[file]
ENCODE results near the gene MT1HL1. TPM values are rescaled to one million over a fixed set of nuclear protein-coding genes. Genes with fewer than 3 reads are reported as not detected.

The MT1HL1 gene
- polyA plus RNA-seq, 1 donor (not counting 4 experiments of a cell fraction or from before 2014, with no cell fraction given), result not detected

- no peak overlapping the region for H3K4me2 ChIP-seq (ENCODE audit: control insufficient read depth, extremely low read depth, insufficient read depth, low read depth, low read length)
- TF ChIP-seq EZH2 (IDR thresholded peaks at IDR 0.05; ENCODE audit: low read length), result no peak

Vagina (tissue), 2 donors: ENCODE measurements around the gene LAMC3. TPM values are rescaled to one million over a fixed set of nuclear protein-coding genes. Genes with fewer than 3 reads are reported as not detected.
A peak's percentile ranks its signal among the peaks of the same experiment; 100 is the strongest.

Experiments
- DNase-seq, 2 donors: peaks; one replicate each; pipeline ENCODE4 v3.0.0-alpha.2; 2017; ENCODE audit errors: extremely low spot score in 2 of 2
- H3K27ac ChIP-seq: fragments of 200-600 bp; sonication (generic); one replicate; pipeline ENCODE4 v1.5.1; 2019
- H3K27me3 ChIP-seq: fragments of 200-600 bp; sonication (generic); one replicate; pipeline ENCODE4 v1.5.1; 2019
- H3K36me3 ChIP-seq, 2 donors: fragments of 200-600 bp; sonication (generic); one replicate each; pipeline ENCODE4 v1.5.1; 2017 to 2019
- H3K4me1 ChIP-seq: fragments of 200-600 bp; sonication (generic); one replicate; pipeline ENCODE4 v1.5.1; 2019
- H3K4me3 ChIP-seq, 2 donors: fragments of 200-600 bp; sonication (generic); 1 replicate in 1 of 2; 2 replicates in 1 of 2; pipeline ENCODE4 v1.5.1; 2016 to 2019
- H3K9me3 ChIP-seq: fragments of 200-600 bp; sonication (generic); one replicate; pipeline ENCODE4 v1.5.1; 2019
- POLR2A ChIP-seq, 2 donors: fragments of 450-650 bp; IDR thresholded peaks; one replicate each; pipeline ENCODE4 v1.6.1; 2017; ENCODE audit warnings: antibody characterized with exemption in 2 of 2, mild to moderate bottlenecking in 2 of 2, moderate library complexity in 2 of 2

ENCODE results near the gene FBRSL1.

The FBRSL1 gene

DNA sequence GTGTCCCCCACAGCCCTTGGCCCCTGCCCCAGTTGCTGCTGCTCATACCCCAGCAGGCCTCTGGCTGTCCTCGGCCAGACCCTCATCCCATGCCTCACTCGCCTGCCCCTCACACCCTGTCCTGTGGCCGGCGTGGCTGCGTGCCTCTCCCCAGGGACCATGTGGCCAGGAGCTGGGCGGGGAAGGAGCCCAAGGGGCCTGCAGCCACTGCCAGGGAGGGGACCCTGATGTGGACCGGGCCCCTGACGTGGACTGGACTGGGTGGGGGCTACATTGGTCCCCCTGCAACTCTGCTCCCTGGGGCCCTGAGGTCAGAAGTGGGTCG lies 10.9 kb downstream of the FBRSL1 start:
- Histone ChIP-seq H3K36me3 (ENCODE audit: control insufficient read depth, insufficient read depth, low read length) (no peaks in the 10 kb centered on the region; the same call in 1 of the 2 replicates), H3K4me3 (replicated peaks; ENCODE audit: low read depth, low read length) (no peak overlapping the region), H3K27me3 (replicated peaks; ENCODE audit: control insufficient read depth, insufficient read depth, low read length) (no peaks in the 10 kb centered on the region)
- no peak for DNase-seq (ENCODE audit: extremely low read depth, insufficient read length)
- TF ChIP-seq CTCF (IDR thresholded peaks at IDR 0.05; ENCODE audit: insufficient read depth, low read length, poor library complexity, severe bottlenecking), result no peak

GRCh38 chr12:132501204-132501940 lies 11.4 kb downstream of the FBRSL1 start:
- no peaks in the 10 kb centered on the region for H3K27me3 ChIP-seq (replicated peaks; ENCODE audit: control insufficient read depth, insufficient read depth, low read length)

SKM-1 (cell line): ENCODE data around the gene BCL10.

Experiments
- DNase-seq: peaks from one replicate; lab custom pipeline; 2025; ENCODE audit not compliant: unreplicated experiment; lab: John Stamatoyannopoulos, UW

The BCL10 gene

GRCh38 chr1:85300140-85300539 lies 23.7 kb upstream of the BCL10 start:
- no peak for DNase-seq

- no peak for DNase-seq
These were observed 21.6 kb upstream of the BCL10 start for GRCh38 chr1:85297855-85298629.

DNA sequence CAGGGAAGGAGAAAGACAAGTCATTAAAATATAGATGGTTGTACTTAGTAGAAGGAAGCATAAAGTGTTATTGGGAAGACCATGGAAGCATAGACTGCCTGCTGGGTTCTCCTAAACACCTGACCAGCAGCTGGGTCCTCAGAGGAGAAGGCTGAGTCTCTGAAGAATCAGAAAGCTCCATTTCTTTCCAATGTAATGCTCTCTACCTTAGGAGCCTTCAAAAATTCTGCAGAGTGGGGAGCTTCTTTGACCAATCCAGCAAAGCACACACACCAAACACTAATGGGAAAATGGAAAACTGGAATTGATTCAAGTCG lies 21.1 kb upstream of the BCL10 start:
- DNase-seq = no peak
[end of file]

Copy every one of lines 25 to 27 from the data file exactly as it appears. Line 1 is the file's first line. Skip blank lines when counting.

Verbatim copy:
SKM-1 (cell line): ENCODE data around the gene BCL10.

Experiments
- DNase-seq: peaks from one replicate; lab custom pipeline; 2025; ENCODE audit not compliant: unreplicated experiment; lab: John Stamatoyannopoulos, UW